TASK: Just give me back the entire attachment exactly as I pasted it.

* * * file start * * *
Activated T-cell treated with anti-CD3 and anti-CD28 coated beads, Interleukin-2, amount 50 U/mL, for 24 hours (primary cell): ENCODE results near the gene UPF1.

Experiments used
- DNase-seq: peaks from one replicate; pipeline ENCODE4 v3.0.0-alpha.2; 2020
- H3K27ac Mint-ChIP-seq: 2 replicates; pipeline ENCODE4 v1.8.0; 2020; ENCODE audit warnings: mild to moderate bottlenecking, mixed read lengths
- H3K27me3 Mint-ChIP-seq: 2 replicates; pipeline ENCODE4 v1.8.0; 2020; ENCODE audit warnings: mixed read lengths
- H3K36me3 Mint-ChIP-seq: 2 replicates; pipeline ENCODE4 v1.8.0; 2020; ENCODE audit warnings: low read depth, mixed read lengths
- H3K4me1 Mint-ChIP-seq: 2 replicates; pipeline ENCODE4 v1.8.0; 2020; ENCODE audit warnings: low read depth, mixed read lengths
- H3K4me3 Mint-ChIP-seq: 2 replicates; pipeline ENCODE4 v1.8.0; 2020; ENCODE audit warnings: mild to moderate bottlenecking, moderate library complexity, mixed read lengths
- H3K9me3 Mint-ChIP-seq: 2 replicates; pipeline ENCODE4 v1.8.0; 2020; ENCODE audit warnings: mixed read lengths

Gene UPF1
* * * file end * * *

Activated T-cell treated with anti-CD3 and anti-CD28 coated beads, Interleukin-2, amount 50 U/mL, for 24 hours (primary cell): ENCODE results near the gene UPF1.

Experiments used
- DNase-seq: peaks from one replicate; pipeline ENCODE4 v3.0.0-alpha.2; 2020
- H3K27ac Mint-ChIP-seq: 2 replicates; pipeline ENCODE4 v1.8.0; 2020; ENCODE audit warnings: mild to moderate bottlenecking, mixed read lengths
- H3K27me3 Mint-ChIP-seq: 2 replicates; pipeline ENCODE4 v1.8.0; 2020; ENCODE audit warnings: mixed read lengths
- H3K36me3 Mint-ChIP-seq: 2 replicates; pipeline ENCODE4 v1.8.0; 2020; ENCODE audit warnings: low read depth, mixed read lengths
- H3K4me1 Mint-ChIP-seq: 2 replicates; pipeline ENCODE4 v1.8.0; 2020; ENCODE audit warnings: low read depth, mixed read lengths
- H3K4me3 Mint-ChIP-seq: 2 replicates; pipeline ENCODE4 v1.8.0; 2020; ENCODE audit warnings: mild to moderate bottlenecking, moderate library complexity, mixed read lengths
- H3K9me3 Mint-ChIP-seq: 2 replicates; pipeline ENCODE4 v1.8.0; 2020; ENCODE audit warnings: mixed read lengths

Gene UPF1